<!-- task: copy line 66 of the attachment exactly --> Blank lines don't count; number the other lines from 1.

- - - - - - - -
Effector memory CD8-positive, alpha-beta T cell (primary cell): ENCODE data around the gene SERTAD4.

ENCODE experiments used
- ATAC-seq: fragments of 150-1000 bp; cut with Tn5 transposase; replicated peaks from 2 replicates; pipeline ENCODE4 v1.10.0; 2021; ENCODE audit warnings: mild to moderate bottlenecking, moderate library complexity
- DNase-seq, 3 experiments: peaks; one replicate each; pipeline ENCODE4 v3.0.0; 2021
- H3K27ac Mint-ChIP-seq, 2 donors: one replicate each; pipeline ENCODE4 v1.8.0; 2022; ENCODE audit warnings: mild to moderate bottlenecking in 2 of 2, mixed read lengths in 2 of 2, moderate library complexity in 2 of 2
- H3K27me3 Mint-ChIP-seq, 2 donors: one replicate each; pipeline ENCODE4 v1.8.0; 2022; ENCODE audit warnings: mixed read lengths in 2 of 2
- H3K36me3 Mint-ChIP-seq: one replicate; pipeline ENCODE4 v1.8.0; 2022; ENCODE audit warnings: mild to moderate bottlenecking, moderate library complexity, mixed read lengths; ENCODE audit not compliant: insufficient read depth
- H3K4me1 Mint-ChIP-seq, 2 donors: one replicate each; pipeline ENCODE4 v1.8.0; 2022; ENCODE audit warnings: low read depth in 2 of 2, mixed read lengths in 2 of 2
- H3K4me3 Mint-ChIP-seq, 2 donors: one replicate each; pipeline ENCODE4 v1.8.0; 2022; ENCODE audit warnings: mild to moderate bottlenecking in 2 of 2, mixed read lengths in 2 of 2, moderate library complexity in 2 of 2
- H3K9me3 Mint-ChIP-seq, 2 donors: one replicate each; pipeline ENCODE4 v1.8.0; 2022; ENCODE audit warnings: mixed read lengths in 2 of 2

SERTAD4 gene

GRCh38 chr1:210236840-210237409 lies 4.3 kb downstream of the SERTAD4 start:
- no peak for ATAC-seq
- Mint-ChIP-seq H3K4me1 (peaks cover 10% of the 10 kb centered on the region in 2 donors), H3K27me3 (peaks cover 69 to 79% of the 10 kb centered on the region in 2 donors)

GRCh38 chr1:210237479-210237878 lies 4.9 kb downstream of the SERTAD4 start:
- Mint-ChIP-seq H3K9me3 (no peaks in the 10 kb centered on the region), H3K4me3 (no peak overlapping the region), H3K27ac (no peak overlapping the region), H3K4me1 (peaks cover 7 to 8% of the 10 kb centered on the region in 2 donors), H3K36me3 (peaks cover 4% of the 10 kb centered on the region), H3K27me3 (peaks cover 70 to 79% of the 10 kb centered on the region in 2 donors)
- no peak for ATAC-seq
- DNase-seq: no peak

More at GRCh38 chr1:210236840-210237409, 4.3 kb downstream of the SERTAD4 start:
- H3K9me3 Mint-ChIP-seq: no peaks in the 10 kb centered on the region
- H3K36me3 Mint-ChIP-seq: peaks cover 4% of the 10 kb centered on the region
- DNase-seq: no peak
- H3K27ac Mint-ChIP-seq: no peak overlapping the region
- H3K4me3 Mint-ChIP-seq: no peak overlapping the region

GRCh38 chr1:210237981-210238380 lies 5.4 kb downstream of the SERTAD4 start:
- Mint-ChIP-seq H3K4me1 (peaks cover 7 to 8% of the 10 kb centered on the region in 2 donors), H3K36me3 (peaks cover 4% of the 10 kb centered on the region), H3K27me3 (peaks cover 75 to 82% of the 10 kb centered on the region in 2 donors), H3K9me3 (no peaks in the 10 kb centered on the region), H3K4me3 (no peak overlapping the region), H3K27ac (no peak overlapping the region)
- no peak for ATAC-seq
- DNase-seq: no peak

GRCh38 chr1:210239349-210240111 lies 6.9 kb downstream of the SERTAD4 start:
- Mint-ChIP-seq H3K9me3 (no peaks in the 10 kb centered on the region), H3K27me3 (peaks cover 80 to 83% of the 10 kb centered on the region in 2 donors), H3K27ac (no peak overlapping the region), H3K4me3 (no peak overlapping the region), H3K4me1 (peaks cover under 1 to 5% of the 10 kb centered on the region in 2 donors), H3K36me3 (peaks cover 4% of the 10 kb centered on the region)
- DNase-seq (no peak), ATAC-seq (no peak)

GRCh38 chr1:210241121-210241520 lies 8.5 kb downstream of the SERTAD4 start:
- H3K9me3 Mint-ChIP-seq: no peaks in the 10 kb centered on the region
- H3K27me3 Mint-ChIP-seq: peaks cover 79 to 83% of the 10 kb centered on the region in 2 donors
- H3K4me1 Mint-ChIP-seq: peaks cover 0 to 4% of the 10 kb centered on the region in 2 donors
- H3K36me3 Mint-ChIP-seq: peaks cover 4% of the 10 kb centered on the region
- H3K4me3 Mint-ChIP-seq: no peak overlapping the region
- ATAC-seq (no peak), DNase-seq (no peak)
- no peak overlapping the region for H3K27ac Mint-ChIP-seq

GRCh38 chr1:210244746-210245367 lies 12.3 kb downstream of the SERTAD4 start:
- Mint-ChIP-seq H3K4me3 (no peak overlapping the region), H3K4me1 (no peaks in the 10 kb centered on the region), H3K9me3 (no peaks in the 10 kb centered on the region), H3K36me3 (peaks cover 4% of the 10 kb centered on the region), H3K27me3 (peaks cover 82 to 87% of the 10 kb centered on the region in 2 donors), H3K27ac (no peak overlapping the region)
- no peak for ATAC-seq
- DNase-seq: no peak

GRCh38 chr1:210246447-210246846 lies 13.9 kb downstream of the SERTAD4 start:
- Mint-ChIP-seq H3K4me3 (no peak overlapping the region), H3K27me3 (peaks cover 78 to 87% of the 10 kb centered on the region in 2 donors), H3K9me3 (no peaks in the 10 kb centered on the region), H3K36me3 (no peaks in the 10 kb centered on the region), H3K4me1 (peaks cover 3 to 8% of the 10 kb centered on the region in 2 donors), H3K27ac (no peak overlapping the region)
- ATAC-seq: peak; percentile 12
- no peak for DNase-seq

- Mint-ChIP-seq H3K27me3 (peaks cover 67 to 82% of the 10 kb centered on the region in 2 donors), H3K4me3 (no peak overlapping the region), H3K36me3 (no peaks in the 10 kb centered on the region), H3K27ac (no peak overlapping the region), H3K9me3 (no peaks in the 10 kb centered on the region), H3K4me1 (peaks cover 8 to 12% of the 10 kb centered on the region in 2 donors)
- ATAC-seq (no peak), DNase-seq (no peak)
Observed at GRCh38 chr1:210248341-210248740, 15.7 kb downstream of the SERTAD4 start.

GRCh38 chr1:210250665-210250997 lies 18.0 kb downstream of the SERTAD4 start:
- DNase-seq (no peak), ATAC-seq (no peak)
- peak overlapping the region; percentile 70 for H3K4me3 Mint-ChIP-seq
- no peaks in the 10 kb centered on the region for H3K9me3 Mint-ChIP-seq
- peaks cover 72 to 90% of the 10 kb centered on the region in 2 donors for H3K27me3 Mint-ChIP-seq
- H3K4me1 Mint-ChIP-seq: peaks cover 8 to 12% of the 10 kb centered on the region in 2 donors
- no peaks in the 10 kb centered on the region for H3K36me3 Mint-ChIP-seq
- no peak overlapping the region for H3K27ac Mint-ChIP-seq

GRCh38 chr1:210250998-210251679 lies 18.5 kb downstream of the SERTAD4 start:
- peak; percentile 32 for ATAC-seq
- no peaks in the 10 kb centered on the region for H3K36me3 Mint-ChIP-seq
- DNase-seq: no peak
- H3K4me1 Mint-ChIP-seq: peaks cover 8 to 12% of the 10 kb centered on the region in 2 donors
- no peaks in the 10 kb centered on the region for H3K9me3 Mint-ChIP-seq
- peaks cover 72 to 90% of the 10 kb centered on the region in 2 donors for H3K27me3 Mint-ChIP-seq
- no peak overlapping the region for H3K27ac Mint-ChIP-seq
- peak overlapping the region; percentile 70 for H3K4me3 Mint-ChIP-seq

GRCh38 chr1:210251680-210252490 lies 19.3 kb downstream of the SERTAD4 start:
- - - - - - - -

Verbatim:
- no peak overlapping the region for H3K27ac Mint-ChIP-seq